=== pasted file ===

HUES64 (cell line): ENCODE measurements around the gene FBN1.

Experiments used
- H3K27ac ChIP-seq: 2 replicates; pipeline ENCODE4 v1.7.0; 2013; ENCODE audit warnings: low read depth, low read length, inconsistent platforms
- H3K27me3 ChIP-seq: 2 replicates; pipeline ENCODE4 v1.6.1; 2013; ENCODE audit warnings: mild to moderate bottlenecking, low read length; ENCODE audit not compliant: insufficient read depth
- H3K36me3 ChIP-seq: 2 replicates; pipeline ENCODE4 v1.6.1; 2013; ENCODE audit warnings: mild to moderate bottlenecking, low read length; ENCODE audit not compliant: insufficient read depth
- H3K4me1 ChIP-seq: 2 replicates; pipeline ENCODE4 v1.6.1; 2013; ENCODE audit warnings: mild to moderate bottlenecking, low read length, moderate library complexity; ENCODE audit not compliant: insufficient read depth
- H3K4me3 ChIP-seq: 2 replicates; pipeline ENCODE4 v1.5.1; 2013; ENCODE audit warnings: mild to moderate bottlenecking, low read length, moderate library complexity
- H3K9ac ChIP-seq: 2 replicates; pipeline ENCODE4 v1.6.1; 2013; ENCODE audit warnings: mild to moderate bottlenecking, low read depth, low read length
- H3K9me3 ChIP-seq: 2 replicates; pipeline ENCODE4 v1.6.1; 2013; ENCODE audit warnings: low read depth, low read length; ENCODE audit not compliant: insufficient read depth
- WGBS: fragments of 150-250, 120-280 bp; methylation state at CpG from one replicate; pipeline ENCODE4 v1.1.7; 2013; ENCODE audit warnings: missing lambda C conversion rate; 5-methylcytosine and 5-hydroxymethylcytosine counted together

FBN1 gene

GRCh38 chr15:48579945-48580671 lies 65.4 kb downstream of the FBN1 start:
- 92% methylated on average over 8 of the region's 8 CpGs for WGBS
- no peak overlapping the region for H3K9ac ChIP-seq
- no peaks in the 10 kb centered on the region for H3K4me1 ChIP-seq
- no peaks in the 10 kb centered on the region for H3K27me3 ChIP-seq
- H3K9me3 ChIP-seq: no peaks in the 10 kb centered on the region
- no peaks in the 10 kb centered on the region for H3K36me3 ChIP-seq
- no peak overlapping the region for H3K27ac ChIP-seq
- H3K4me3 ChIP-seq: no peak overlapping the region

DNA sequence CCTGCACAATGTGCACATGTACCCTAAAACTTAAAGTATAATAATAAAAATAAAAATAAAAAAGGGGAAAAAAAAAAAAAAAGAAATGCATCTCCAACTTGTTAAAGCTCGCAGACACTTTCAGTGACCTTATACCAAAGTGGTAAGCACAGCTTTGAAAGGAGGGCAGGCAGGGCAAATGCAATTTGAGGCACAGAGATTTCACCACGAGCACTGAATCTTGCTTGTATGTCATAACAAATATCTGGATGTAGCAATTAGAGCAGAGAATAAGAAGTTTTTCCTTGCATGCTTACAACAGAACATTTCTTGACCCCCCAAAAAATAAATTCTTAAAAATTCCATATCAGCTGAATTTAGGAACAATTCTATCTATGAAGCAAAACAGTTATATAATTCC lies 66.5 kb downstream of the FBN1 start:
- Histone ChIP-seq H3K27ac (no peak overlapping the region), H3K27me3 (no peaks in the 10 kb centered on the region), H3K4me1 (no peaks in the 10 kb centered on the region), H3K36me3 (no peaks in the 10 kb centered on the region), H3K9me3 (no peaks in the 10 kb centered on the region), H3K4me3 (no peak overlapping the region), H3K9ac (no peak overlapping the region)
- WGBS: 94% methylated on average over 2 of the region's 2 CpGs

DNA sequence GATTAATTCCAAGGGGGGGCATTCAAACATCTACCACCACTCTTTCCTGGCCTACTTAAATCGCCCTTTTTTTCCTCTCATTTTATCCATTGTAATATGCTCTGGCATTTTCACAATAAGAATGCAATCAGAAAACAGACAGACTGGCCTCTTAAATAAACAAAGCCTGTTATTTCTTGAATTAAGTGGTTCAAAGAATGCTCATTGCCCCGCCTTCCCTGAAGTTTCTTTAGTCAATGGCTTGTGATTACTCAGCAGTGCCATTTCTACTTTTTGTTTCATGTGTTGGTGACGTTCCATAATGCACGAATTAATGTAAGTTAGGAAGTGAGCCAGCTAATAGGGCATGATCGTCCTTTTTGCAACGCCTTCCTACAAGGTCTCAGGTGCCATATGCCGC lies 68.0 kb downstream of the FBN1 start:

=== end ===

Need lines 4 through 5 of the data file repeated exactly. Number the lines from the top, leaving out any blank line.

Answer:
- H3K27me3 ChIP-seq: 2 replicates; pipeline ENCODE4 v1.6.1; 2013; ENCODE audit warnings: mild to moderate bottlenecking, low read length; ENCODE audit not compliant: insufficient read depth
- H3K36me3 ChIP-seq: 2 replicates; pipeline ENCODE4 v1.6.1; 2013; ENCODE audit warnings: mild to moderate bottlenecking, low read length; ENCODE audit not compliant: insufficient read depth